“Film handles the subtleties and range of natural light beautifully with a wonderfully smooth rendering of highlights and shadows. And the process is entirely simple and direct. Shots are composed looking through a high-quality optical viewfinder that shows color, contrast and the qualities of light exactly as they exist in nature without any electronic intermediary. There is a direct connection between one’s brain and an image coming through the lens and off of a mirror. For work that should last through the ages, I love film and I intend to keep shooting it for a long time.”
Buddy Squires is an Oscar®-nominated filmmaker and Emmy®-winning director of photography best known for his cinematography on the films of Ken Burns. Squires’ cinematography credits include seven Oscar®-nominated films with two Academy Award® winners. He has 10 Primetime Emmy® nominations to his name. In 2007, Squires was awarded the International Documentary Association’s Career Achievement Award. His credits include The Civil War, Jazz, The Central Park Five, The National Parks, Ethel, New York, The Donner Party, Ansel Adams, Mark Twain, Nanking, The War, Lewis & Clark: The Journey of the Corps of Discovery, Strangers No More, Baseball, Prohibition, The Dust Bowl, and the upcoming Salinger.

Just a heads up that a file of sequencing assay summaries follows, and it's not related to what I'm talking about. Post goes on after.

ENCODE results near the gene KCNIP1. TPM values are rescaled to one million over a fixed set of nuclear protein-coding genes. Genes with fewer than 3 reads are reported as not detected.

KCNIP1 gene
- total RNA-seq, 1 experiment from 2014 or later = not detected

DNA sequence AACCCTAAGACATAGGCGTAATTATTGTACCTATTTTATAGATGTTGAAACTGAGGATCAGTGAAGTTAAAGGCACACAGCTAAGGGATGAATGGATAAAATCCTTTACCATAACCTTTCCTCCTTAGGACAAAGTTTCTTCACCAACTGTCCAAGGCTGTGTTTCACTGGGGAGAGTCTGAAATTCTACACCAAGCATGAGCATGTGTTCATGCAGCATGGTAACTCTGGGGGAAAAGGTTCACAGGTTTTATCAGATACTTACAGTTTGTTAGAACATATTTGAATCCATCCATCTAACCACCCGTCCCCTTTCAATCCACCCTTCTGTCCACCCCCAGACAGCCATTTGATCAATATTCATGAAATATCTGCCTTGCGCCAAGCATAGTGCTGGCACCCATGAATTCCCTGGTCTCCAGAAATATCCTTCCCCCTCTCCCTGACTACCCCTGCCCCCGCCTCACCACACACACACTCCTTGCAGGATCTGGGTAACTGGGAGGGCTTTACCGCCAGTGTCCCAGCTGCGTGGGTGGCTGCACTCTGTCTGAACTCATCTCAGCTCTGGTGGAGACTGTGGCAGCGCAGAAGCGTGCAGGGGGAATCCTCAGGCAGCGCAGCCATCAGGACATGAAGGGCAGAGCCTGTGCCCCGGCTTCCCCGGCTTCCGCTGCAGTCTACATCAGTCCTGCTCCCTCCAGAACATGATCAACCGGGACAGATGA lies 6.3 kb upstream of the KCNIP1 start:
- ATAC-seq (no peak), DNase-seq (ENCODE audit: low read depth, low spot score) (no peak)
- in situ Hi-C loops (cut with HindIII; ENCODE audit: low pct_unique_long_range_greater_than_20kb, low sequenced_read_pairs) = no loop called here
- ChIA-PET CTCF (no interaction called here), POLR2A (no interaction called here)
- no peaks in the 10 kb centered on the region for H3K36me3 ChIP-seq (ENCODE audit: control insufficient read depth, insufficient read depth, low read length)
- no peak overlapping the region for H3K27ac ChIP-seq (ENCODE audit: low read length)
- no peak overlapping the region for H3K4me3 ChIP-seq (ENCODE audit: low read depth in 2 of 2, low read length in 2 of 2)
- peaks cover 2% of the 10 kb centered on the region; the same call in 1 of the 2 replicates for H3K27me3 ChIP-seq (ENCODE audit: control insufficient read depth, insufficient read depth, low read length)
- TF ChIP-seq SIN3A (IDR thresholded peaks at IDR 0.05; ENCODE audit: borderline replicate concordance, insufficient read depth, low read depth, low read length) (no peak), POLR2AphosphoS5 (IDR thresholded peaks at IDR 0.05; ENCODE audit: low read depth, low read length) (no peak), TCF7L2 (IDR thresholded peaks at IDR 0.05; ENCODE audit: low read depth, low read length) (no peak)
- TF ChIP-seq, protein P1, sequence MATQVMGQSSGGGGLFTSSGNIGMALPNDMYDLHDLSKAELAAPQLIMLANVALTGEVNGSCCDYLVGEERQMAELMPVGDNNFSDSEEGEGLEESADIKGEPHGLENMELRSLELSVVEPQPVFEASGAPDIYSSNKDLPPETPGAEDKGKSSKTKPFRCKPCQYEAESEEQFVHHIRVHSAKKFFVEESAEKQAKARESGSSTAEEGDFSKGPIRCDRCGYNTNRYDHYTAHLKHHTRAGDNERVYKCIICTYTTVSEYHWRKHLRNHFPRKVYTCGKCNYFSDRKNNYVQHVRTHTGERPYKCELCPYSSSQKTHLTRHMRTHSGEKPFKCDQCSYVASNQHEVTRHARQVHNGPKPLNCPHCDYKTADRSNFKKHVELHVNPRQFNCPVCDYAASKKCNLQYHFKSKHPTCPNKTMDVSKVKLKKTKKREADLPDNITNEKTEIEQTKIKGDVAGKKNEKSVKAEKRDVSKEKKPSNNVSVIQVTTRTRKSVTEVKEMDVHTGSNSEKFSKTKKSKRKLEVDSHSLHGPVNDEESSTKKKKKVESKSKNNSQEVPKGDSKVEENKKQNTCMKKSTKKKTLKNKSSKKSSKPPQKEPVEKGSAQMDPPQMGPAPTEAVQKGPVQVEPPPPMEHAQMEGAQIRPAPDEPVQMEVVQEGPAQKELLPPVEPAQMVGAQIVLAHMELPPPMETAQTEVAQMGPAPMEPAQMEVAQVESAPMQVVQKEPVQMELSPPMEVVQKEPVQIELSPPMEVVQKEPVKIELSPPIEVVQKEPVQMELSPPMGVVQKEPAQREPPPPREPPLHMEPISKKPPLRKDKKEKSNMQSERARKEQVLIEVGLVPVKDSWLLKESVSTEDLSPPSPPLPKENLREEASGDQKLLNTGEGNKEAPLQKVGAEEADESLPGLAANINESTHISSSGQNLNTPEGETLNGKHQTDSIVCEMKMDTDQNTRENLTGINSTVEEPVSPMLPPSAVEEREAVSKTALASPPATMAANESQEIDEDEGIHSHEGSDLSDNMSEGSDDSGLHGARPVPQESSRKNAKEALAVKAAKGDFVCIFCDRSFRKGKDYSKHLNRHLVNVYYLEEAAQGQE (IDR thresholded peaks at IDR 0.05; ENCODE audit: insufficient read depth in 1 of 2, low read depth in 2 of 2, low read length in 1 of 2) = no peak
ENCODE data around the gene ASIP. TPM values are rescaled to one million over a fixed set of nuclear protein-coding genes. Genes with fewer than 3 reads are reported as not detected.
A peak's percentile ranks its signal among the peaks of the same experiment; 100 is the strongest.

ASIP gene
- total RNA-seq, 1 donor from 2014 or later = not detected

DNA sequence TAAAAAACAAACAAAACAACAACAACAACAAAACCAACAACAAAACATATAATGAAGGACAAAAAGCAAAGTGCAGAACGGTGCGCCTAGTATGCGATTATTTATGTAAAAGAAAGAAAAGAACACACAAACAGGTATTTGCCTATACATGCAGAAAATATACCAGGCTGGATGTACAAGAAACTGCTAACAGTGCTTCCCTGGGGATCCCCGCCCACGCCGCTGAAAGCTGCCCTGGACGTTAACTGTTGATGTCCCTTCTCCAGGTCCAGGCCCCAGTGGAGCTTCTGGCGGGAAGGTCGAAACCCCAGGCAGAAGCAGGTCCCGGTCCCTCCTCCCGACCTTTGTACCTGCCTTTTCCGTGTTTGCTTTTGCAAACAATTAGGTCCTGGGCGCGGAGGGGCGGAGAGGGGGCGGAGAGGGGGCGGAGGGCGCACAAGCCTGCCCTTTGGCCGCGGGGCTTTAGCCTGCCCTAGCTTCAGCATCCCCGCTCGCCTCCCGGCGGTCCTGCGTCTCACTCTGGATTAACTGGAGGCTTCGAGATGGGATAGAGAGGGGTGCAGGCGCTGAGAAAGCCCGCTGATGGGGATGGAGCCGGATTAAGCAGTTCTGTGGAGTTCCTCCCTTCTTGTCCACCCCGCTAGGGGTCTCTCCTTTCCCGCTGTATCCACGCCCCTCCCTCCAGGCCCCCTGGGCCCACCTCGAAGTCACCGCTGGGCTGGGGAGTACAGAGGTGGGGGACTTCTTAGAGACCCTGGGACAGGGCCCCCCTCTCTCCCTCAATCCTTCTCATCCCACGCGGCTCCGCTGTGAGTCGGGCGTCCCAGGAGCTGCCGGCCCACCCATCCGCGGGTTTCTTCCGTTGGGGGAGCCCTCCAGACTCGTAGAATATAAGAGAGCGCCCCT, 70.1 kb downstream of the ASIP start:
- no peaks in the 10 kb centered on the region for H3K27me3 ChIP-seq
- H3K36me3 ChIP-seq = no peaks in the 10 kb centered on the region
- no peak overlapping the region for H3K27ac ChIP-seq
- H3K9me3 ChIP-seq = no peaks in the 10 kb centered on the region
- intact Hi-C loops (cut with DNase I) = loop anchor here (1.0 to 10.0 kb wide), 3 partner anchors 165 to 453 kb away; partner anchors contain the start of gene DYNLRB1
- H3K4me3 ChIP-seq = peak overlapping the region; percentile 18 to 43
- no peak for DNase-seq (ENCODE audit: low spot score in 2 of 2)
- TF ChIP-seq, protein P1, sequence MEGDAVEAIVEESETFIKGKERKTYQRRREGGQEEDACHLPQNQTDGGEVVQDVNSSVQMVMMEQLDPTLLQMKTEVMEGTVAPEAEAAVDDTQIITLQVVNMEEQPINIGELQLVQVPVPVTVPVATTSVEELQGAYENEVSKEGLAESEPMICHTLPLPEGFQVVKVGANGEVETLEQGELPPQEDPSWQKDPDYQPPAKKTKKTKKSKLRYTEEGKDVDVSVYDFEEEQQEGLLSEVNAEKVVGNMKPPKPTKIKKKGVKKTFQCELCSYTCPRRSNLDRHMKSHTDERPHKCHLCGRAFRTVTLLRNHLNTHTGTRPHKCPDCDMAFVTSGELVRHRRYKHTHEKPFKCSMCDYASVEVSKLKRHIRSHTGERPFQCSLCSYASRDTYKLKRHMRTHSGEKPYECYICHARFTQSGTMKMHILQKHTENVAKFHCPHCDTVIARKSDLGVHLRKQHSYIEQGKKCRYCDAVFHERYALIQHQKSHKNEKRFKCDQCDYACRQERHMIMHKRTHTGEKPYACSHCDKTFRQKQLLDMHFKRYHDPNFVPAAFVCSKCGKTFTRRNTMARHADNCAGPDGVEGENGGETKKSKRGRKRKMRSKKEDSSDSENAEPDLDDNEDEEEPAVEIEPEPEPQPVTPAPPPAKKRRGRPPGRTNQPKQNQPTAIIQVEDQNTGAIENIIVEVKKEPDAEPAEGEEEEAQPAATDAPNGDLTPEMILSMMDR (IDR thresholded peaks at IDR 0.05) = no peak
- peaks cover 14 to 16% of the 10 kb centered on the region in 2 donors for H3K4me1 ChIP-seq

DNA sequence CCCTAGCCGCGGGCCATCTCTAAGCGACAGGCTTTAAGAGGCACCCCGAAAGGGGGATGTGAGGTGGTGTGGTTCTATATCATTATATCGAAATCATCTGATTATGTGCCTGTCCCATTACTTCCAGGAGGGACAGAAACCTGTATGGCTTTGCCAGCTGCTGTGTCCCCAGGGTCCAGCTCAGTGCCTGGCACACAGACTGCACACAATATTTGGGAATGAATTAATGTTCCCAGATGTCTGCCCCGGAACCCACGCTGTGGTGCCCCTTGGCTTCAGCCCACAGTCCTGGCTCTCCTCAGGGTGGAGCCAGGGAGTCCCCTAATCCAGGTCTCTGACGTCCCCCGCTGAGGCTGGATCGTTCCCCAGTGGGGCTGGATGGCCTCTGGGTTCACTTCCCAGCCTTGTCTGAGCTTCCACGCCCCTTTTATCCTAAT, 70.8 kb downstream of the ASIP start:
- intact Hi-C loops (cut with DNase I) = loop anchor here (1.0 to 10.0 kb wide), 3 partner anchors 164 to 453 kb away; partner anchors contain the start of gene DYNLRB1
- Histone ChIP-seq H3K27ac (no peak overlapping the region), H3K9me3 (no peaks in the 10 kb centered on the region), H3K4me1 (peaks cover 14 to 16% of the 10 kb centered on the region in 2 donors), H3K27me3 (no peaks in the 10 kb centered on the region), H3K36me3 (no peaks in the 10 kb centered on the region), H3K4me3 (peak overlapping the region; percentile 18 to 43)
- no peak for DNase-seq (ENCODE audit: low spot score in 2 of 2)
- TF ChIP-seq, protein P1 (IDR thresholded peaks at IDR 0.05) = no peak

A Conversation with Buddy Squires
Question: Your film The National Parks with Ken Burns was shot entirely on film. Why?
Squires: There’s a place for other technologies. But there are a lot of things that film just does better, and I want to keep doing those things. There’s a great sensitivity to light, and I don’t think anything really handles or interprets light as well and as naturally as film does. We would have had a very, very different experience with The National Parks had we not shot on film. But we did shoot it on film, every single inch of it. It’s tremendously beneficial. It begins with the physical process of being able to look through an optical viewfinder – there’s nothing but a lens and light bouncing off a mirror and into your eye and then into your brain. That is a very different experience than consulting a range of monitors and lookup tables and all the intermediaries between one’s self and the reality that one is filming in. To me that’s very, very important. There’s a great elegance and simplicity to shooting film.
Q: You mention simplicity. Are there examples that come to mind of situations where that simplicity has helped you?